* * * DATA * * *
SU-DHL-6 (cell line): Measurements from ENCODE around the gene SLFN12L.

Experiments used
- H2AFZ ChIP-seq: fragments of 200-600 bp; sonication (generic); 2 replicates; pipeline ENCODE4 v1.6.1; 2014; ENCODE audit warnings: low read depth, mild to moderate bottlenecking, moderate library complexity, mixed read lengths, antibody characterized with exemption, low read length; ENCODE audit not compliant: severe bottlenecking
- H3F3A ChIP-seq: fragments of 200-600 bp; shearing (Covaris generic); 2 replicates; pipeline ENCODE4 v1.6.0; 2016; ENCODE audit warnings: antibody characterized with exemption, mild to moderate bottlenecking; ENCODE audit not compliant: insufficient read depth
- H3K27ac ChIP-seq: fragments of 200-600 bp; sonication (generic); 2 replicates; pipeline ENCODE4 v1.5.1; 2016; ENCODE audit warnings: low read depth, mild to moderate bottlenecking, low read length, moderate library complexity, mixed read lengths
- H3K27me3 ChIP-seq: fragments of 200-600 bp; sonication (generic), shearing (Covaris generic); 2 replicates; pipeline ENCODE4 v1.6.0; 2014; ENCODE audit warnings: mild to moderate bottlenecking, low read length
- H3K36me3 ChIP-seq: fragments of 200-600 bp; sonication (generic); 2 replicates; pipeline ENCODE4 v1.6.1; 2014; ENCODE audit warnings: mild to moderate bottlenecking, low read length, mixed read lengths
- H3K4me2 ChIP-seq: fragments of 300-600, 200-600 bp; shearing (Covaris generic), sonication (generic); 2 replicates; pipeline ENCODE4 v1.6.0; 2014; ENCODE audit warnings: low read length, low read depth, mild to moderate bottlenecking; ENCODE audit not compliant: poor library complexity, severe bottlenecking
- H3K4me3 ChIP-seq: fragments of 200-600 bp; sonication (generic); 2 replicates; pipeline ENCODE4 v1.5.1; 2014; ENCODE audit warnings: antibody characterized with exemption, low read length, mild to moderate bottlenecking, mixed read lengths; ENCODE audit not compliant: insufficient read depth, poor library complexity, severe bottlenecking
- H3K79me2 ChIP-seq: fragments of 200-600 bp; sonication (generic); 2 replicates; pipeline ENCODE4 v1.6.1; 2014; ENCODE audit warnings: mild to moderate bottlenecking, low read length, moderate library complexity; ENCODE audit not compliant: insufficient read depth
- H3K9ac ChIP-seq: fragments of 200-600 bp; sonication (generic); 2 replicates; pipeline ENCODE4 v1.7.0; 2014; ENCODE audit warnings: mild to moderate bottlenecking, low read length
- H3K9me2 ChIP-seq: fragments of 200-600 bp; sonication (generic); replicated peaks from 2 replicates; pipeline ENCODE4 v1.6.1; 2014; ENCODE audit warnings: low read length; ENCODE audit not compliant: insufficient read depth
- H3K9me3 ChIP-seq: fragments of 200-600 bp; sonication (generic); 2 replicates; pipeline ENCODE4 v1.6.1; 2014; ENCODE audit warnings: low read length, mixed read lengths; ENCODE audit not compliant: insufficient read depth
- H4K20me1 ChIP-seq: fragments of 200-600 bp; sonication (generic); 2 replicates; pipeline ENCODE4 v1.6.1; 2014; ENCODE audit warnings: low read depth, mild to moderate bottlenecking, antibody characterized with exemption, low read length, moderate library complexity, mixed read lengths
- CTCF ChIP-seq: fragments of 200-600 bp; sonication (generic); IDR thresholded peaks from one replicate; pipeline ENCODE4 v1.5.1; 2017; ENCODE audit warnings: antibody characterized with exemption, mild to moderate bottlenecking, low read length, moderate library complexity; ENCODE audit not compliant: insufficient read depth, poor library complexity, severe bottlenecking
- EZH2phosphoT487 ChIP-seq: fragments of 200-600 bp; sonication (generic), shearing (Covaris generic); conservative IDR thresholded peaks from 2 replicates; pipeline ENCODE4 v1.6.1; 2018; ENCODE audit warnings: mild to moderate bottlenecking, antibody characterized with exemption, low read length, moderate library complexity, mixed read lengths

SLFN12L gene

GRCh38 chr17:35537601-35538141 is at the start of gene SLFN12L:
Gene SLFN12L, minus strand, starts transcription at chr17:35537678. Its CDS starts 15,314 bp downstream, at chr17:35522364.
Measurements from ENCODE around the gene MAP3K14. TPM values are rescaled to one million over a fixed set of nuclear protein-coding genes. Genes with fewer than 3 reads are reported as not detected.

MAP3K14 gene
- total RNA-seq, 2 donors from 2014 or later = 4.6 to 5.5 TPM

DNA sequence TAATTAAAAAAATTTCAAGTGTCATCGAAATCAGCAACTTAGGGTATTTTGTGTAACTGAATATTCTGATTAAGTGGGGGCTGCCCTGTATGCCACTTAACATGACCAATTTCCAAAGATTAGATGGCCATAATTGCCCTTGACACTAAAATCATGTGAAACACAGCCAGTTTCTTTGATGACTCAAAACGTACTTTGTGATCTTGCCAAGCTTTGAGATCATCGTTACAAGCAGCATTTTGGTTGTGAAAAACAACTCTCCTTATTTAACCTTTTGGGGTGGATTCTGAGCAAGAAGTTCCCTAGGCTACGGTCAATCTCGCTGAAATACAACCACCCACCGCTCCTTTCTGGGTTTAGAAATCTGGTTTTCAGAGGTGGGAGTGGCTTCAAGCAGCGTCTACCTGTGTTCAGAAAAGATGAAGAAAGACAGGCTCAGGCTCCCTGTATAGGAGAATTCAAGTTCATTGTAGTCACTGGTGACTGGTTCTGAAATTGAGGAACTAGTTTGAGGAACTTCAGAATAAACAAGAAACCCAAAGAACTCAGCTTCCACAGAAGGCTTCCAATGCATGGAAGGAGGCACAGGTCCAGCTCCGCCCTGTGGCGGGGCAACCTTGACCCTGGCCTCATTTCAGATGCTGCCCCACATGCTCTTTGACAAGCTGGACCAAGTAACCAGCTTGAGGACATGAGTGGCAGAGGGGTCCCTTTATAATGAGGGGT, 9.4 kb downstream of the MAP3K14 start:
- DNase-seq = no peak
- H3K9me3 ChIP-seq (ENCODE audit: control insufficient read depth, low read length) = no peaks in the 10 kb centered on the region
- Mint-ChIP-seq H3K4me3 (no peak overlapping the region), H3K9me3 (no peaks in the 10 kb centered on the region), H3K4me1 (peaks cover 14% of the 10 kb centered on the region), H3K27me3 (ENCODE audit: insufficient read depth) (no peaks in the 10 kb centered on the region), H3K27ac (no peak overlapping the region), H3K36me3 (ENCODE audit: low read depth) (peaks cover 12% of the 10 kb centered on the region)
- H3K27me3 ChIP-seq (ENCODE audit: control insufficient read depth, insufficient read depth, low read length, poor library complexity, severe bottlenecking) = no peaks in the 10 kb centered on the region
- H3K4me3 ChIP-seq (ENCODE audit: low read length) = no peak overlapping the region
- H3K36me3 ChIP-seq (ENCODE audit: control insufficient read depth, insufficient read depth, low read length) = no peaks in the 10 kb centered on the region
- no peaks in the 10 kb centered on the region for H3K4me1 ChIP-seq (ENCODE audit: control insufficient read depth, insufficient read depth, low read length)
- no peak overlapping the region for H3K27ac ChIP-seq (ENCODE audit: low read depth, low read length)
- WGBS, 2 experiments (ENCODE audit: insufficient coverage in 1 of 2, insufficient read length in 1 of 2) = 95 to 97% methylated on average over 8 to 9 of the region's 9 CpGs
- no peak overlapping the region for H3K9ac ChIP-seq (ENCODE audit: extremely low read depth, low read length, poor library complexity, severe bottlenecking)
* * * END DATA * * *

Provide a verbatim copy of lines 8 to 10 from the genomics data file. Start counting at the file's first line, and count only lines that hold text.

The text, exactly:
- H3K4me2 ChIP-seq: fragments of 300-600, 200-600 bp; shearing (Covaris generic), sonication (generic); 2 replicates; pipeline ENCODE4 v1.6.0; 2014; ENCODE audit warnings: low read length, low read depth, mild to moderate bottlenecking; ENCODE audit not compliant: poor library complexity, severe bottlenecking
- H3K4me3 ChIP-seq: fragments of 200-600 bp; sonication (generic); 2 replicates; pipeline ENCODE4 v1.5.1; 2014; ENCODE audit warnings: antibody characterized with exemption, low read length, mild to moderate bottlenecking, mixed read lengths; ENCODE audit not compliant: insufficient read depth, poor library complexity, severe bottlenecking
- H3K79me2 ChIP-seq: fragments of 200-600 bp; sonication (generic); 2 replicates; pipeline ENCODE4 v1.6.1; 2014; ENCODE audit warnings: mild to moderate bottlenecking, low read length, moderate library complexity; ENCODE audit not compliant: insufficient read depth